In this 3-part series, Jeremy Benstein and Shira Hecht-Koller from 929 and Shamu Sadeh of Hazon discuss how Jewish tradition frames the human relationship with the natural world, using texts from the Hebrew Bible and rabbinic stories.
Completely redesigned with the user experience in mind, many additional sources, and more thorough commentary and explanations; the updated Shmita Sourcebook is designed to encourage readers to think critically about Shmita, its values, challenges, and opportunities, and how we might apply the Shmita tradition in a modern context to support building healthier and more sustainable Jewish communities today. The updated Sourcebook draws on a range of texts from within Jewish tradition, tracing the development and evolution of Shmita from biblical, rabbinic, historical, and contemporary perspectives. This comprehensive, accessible sourcebook is well-suited for individual, partnered, and group study, with guiding text and discussion questions to enhance your learning, regardless of educational background. The Hazon Shmita Sourcebook offers a holistic understanding of Shmita, from the depth of Jewish tradition to the most pressing issues of our time.
Shmita is the Torah’s prescription for environmental, social, and economic sustainability. Today, climate change is the biggest threat to sustainability.
Join Rabbis Avram Reisner and Nina Beth Cardin to learn about the most important mitzvah you never heard of: yishuv ha-olam, the command to sustain the world. Underlying many of the 613 commandments is the call to sustain a healthy, regenerative world. This is the imperative of yishuv ha-olam – establishing and supporting a livable world. Yishuv ha-olam is a call from our tradition that speaks to the urgency of the moment we find ourselves in today. We will explore texts that teach us about this mitzvah and talk about how we must live out its imperative today.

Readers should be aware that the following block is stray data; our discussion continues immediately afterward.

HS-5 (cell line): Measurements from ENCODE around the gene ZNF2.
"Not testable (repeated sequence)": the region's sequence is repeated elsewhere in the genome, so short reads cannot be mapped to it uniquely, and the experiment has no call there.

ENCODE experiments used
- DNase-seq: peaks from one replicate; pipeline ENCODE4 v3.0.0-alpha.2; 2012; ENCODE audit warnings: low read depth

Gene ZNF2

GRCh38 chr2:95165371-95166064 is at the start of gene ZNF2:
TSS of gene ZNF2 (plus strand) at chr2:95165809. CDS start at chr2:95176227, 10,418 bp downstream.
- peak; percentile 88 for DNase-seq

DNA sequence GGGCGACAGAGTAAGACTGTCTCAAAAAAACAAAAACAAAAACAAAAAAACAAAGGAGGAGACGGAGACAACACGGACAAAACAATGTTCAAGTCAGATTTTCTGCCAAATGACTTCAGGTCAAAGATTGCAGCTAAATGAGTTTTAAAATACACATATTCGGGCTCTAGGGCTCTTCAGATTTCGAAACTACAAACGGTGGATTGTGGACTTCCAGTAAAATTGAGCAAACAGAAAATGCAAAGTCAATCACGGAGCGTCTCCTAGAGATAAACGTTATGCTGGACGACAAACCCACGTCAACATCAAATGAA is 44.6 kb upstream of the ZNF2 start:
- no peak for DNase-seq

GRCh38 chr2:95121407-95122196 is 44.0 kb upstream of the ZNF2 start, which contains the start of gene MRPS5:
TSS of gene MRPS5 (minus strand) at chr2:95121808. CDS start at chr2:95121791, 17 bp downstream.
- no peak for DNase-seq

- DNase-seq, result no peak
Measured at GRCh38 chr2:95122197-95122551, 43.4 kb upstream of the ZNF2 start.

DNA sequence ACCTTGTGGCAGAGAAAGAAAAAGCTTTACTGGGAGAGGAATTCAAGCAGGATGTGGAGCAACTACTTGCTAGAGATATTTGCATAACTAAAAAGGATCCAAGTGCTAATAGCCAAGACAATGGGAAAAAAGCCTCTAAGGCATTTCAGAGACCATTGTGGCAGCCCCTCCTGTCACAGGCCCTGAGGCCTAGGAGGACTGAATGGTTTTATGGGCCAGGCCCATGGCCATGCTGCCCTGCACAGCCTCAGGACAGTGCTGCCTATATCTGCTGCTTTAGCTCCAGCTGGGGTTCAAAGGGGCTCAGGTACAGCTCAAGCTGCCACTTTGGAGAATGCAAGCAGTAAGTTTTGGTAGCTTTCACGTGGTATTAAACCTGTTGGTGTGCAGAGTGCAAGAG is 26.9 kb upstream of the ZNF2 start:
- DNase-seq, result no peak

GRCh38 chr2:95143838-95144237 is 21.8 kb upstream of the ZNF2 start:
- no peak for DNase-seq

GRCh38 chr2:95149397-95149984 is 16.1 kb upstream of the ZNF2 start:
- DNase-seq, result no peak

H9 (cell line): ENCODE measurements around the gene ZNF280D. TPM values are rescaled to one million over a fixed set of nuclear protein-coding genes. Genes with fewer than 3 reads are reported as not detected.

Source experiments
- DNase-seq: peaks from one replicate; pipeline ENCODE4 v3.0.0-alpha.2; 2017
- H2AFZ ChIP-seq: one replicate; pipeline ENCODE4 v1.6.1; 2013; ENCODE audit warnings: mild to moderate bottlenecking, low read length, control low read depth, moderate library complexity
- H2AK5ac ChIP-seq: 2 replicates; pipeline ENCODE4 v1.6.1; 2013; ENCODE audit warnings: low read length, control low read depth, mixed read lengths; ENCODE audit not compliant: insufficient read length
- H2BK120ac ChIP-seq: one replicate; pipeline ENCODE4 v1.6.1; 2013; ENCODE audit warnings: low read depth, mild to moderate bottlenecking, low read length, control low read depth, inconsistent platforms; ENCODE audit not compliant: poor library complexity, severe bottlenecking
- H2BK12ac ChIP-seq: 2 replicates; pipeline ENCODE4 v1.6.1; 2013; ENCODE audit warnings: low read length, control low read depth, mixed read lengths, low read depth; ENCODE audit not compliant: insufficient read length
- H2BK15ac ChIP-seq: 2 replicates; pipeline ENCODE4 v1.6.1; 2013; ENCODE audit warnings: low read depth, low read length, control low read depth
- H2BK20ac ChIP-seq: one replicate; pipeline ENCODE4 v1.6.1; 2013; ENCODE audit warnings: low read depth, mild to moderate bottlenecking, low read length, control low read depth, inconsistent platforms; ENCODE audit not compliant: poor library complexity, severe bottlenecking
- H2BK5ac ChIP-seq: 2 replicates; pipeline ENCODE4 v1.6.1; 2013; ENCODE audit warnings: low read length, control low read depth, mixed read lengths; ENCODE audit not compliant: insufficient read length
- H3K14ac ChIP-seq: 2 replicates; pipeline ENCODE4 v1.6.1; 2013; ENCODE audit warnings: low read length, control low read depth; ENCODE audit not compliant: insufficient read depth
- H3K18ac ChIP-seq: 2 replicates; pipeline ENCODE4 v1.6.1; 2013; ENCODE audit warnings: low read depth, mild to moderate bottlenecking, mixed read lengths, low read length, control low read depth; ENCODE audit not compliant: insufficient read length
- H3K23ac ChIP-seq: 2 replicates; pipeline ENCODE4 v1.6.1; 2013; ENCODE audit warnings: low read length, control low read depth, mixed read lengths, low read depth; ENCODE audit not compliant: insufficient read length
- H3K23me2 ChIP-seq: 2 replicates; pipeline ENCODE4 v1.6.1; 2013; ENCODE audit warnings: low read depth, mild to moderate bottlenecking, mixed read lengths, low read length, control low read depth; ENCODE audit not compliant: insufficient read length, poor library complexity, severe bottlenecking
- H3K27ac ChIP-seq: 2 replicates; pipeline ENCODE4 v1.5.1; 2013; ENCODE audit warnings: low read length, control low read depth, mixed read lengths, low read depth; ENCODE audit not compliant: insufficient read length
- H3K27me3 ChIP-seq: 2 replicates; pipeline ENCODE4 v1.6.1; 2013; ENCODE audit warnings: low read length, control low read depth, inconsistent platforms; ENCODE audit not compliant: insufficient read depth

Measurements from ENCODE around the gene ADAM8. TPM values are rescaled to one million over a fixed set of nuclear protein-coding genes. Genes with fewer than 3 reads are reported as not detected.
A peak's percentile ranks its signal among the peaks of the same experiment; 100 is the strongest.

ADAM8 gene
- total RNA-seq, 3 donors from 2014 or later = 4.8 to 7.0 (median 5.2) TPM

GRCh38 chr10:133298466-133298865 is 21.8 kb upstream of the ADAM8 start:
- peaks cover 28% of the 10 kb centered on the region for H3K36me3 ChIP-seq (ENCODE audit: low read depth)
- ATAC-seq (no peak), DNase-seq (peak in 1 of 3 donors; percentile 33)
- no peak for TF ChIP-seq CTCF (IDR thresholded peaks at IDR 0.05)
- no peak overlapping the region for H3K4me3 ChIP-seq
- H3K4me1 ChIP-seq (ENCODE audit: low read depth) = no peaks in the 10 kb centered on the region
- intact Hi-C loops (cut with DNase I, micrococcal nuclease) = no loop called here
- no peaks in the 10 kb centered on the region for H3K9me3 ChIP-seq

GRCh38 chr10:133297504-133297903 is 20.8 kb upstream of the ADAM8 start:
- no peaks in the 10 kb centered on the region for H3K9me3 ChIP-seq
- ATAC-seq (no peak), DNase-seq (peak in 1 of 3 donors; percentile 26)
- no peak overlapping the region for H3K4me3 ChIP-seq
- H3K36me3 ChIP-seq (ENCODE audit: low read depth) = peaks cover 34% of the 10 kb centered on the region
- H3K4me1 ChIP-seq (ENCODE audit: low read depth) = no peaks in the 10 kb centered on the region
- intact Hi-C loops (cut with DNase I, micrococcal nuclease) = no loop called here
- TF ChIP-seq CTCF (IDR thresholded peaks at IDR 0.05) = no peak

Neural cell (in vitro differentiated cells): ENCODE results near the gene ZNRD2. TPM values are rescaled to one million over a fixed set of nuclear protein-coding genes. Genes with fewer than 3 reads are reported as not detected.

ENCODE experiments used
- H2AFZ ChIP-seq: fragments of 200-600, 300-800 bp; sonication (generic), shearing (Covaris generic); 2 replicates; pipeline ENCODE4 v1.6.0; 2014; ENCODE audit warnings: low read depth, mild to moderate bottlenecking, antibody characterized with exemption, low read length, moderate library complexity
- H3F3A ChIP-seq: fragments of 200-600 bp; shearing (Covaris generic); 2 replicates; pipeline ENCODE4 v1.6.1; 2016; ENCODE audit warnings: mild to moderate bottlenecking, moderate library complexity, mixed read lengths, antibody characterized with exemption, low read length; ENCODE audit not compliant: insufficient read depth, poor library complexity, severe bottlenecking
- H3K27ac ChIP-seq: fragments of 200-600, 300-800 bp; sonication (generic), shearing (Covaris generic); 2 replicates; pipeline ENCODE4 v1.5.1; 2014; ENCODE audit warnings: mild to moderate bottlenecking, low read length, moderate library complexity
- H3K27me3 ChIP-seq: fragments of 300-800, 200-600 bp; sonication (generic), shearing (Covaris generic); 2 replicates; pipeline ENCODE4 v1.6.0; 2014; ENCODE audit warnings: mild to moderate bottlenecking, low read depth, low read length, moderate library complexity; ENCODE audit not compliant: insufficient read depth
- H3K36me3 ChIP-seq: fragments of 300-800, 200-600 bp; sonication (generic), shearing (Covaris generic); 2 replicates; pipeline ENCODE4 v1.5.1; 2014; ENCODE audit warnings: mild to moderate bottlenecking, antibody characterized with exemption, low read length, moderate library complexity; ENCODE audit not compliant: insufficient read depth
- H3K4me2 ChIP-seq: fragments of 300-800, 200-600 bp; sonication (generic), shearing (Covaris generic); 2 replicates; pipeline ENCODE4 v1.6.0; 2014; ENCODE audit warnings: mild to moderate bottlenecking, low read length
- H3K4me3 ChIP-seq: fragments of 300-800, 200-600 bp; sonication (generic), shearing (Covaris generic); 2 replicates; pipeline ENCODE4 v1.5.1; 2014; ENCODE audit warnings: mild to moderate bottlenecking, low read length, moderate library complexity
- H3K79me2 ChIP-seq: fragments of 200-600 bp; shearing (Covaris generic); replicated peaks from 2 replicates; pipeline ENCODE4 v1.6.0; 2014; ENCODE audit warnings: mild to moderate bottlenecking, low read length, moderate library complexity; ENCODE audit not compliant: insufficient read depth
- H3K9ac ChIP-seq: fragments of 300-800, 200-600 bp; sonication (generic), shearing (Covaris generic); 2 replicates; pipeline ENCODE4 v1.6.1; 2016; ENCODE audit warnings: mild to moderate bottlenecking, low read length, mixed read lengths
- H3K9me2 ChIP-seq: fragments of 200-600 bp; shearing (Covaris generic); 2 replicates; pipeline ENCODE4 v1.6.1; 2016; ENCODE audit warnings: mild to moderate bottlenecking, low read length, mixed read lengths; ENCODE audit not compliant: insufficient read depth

Theodor Herzl said that if you will it, it is no dream. What our Earth looks like in the next yovel, or jubilee, year will not happen by accident. Whether our Earth continues to heat up or whether we stem the tide isn’t predetermined — it’s actually up to us. While our present is what we make of it, our future, as Herzl taught us, will be what we make it to be. By our next yovel, if we choose, we can let climate change become the biggest problem ever faced in human history, or we can deal with it and assign it to the dustbin of history. The choice is ours.
Just as the Torah is a guidebook on mending the relationships between men and women, sibling and sibling, nation and nation, so too, the Torah contains within it commandments whose aim is to heal the brokenness in humanity’s relationship to the Earth. Shmita, the sabbatical year, comprises a number of the 613 commandments (mitzvot) of the Torah. With today’s environmental challenges, these mitzvot may be more relevant and needed today than at any time in Jewish and world history. Posted as part of Jewcology's "Year of Jewish Learning on the Environment," in partnership with Canfei Nesharim.
Jewish observance of shmita (alternatively spelled shemitah)—the sabbatical year, or seventh (sheviit) year—is changing. Historically rooted in agriculture, modern Jewish environmentalists are seizing upon the long-ignored environmental and social justice (tikkun olam) aspects of shmita as originally described in the five books of Moses, the Torah in the Hebrew Bible, the basis of Jewish law.